Hornby Boat Rentals owner Steve Tovell has been in business 16 years.
It had been turning a profit until 2009 when he said things “started to dive,” adding last summer provided a “taste of what’s to come.”
This week tipped the iceberg a little further when the BC Ferry Commission — the independent regulator of BC Ferries — released details about price cap decisions that allow fare hikes of about four per cent for each of the next three years.
“The days of my business and my seasons are numbered,” said Tovell, who works as a carpenter in the off-season. He feels the ferry system has been mismanaged since it went out of government’s hands into an at-arm’s-length quasi-private status.
“Ever since the Ferries took over it’s a steady decline, and I’m almost at the tipping point,” Tovell said. “We’re still paying for those fast cat ferries, and then they’re selling these used ferries off to Mexico.
“The government needs to take it over again, get rid of the dead weight and restructure it. It’s going to kill the West Coast.
“We’re the most expensive route here on Hornby and we make the most money of all the small routes,” Tovell added. “The working class is being squeezed off these small communities. They don’t want us here for some reason.
“I guess we don’t contribute enough to the tax base. That’s the feeling over here, that we don’t matter.”
The Ferry Advisory Committee Chairs are concerned that fare hikes are double the inflation rate.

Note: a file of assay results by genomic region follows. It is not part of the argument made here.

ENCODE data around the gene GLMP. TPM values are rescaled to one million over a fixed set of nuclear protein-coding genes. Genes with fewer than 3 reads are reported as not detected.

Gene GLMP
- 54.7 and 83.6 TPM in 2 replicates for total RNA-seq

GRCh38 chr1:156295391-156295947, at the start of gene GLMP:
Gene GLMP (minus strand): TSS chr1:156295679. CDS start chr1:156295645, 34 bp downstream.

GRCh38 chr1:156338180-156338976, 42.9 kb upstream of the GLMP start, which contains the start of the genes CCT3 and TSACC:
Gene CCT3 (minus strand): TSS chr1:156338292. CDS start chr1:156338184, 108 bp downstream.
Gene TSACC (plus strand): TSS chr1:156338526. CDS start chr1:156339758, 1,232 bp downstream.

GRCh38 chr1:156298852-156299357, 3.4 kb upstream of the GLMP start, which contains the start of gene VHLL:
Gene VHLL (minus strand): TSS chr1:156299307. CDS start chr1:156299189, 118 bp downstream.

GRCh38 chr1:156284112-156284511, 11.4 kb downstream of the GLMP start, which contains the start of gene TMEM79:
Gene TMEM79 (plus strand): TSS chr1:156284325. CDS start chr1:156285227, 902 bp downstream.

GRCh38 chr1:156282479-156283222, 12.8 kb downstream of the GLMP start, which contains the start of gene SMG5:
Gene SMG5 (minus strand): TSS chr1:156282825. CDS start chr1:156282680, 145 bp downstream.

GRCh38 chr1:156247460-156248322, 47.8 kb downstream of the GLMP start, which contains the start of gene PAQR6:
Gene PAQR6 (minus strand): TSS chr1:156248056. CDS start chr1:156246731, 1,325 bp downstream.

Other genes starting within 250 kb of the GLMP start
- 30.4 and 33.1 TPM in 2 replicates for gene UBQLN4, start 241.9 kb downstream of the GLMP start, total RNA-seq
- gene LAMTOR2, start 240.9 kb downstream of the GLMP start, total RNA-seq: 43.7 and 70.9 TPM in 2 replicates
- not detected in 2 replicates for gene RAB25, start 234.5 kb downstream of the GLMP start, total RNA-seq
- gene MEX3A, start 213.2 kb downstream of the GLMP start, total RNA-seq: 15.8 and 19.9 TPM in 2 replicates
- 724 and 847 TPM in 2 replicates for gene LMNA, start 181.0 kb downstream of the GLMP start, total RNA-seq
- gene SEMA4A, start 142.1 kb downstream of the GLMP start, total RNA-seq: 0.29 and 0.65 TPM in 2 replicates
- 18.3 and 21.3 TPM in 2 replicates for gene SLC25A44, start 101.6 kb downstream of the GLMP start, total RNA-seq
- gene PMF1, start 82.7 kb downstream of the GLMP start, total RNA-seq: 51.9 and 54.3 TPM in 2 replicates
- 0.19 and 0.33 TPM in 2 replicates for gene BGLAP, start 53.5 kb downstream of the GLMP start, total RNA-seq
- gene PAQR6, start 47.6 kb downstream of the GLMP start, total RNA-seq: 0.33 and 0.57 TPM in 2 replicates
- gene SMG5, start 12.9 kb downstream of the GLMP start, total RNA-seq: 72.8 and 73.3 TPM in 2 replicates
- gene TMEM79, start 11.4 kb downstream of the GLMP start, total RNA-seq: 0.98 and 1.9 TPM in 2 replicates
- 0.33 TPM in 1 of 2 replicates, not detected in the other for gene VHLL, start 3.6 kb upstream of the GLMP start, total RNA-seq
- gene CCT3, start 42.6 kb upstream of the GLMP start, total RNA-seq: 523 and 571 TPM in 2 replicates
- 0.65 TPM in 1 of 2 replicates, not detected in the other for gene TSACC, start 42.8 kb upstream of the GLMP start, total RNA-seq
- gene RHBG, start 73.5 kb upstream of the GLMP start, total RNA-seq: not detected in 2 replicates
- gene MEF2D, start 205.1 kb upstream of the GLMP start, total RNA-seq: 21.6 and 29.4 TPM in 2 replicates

“Fares will continue to grow much faster than people’s incomes unless government faces the causes of the affordability crisis,” said Tony Law of the Hornby-Denman FAC.
According to the FACCs, a January commission study found ferry fares were at the tipping point of affordability, causing hardship in coastal communities. It also noted fuel surcharges will change with future fuel prices.
The FACCs said the commission calculates fare increases based on numbers from BC Ferries and government. Key numbers come from government’s response to the commission affordability report:
• $33 million in new government contribution to BC Ferries in the next three years;
• $74 million in cuts in the next three years: $30 million in service cuts, $15 million in new BC Ferries efficiencies (including cancelling runs), and $29 million remaining of previously agreed-upon efficiencies of $9.8 million per year.
The new money aims to help BC Ferries maintain a strong bond rating and reduce upward pressure on fares. Without it, fare hikes would have been a few percentage points higher.
The effect of cuts on future fares and traffic is harder to assess, the FACC said. The group is concerned that service cuts — unless done carefully and with ideas from communities — could aggravate the downward spiral in traffic and upward spiral in fares.
“Both spirals are the kiss of death to dozens of coastal communities,” said Brian Hollingshead of the Southern Gulf Islands FAC. “More than anything, we need a public policy approach that aims to sustain our communities, stem the damage from high fares and grow our potential.”
The FACCs suggest the heart of such policy is sound public infrastructure, which requires government to bear a greater share of escalating costs that are causing escalating fares. Along with fuel prices, it notes revenue shortfalls from falling traffic, and the need to replace old ships and docks.
The commission ruling allowing fare increases is at www.bcferrycommission.com/reports-press/whats-new/final-price-cap-decision-released.